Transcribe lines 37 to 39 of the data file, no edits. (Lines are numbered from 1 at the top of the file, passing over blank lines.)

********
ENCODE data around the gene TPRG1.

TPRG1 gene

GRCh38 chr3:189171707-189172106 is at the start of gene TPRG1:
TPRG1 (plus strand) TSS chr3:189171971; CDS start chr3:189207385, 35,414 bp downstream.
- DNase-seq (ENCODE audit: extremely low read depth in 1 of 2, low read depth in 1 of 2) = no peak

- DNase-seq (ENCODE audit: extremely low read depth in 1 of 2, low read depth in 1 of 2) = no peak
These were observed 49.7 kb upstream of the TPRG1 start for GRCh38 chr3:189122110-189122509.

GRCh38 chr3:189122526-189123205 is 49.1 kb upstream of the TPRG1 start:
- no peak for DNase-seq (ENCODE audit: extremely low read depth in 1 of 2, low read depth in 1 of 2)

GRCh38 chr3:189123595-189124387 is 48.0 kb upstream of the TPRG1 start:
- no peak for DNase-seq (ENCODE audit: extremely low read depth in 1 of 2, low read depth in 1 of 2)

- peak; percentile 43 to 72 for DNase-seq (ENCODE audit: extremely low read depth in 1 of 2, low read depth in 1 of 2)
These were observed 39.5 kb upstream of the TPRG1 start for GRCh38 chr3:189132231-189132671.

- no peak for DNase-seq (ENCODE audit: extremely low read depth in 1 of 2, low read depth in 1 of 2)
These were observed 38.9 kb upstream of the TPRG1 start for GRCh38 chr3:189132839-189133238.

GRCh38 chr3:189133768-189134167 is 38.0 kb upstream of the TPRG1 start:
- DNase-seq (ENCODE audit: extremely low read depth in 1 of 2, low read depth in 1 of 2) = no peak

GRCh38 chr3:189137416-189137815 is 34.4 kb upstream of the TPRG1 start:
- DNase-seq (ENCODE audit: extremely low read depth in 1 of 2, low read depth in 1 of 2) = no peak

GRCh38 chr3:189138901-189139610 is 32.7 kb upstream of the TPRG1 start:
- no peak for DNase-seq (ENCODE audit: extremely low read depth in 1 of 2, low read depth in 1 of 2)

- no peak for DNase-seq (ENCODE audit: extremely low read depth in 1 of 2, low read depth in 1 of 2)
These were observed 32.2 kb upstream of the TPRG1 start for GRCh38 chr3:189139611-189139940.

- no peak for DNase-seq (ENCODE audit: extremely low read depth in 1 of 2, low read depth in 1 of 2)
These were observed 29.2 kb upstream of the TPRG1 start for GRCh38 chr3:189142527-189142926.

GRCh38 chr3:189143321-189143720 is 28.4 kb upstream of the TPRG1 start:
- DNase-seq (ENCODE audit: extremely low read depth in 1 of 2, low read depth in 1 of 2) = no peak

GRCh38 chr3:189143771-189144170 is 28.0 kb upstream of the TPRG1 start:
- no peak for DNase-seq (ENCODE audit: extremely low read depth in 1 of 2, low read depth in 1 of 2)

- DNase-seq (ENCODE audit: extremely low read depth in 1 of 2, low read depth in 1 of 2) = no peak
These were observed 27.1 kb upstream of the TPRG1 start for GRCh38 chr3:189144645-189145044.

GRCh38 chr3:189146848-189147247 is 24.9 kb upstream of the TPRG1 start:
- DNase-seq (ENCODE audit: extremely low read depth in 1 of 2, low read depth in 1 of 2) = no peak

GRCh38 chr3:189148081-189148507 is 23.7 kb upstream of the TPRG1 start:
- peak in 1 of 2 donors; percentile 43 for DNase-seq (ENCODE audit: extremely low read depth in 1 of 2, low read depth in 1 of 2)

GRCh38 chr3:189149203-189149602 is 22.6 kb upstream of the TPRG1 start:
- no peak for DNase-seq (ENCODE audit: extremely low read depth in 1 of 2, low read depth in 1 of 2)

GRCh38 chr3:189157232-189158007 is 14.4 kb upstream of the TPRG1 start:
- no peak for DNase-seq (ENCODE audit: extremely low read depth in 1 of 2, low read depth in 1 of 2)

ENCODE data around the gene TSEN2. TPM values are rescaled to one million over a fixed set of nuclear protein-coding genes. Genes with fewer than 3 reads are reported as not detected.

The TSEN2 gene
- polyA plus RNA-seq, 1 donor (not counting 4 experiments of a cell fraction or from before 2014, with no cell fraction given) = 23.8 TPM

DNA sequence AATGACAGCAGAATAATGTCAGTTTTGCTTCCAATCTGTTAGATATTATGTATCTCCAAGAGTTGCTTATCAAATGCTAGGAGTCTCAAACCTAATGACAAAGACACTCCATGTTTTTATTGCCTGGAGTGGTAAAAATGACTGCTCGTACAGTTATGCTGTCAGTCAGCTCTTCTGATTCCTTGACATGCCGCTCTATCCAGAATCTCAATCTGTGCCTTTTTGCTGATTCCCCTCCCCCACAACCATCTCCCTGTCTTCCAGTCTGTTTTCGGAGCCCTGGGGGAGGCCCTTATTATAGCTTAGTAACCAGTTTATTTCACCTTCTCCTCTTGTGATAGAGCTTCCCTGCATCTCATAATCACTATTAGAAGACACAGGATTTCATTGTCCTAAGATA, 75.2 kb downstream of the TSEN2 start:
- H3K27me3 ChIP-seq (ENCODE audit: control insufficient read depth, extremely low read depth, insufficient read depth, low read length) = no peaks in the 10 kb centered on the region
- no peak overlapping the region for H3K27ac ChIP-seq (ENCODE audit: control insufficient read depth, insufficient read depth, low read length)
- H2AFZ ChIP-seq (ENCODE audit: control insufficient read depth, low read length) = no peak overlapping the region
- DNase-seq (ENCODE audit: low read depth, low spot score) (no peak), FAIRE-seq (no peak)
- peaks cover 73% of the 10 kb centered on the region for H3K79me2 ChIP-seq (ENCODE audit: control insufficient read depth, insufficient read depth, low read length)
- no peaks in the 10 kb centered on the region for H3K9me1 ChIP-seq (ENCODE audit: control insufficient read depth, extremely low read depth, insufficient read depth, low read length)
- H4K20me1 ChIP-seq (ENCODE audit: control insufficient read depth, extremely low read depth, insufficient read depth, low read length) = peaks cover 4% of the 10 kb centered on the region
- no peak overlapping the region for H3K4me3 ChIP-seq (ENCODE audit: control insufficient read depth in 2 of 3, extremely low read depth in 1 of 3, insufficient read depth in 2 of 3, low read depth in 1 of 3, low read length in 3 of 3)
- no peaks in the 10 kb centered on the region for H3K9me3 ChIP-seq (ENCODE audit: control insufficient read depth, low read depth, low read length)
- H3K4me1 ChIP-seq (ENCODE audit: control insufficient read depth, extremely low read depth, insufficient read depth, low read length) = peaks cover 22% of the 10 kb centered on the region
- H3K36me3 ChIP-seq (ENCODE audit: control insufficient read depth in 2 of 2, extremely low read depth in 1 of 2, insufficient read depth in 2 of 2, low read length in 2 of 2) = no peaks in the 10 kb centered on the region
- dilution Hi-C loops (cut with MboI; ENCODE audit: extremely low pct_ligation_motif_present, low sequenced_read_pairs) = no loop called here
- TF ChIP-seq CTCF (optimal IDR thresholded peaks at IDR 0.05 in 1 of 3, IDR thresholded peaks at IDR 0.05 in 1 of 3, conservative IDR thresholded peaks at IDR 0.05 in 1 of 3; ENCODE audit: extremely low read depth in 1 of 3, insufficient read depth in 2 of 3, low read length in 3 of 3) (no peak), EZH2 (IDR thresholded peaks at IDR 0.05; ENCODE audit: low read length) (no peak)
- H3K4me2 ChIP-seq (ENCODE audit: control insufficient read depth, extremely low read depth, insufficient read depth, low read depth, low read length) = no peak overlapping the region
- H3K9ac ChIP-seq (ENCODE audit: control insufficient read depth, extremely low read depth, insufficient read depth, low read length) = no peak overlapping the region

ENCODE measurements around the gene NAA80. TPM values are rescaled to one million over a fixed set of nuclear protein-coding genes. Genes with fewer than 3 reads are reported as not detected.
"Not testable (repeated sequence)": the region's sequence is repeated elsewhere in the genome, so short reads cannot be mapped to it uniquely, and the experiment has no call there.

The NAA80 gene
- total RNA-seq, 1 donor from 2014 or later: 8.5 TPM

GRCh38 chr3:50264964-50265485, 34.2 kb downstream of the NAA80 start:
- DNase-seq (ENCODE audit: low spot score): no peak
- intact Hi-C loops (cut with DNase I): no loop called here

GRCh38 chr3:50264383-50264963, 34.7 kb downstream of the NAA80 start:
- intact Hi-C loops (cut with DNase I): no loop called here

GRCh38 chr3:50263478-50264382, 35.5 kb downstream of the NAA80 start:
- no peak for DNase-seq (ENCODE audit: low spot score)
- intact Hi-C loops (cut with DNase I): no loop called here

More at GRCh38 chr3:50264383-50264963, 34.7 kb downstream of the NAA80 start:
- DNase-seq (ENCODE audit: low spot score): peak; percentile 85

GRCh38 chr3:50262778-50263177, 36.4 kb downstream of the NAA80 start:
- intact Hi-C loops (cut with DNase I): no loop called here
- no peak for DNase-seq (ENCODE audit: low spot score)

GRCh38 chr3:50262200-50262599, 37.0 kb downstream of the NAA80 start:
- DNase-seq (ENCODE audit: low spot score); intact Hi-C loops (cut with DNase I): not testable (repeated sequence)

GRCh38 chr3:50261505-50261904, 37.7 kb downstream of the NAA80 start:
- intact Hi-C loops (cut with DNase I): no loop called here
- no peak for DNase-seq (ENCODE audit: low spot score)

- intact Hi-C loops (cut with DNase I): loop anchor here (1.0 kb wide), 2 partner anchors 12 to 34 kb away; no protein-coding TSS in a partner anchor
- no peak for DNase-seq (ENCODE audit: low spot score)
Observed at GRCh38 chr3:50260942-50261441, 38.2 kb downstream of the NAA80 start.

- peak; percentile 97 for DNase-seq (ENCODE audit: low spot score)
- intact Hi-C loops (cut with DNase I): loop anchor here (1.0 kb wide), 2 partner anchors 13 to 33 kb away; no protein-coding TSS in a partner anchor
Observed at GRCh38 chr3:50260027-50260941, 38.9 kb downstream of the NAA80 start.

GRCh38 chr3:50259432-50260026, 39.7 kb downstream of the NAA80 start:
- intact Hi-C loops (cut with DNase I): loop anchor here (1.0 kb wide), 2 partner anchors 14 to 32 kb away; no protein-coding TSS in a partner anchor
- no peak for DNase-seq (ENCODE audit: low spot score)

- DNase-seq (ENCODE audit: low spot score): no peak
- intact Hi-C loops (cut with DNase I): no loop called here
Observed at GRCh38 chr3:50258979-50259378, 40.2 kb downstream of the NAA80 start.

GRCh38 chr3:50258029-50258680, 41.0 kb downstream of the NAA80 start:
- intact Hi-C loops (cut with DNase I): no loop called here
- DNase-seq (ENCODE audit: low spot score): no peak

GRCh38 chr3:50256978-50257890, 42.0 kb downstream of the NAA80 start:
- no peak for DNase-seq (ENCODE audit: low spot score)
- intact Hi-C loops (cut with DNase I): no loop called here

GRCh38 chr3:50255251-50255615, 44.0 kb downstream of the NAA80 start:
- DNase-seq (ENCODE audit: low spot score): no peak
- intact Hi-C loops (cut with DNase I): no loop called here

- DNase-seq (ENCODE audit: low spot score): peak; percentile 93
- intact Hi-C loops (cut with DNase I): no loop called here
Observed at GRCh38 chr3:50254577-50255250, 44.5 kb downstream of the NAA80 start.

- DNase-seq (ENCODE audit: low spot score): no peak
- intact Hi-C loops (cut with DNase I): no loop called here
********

- no peak for DNase-seq (ENCODE audit: extremely low read depth in 1 of 2, low read depth in 1 of 2)

GRCh38 chr3:189157232-189158007 is 14.4 kb upstream of the TPRG1 start:
- no peak for DNase-seq (ENCODE audit: extremely low read depth in 1 of 2, low read depth in 1 of 2)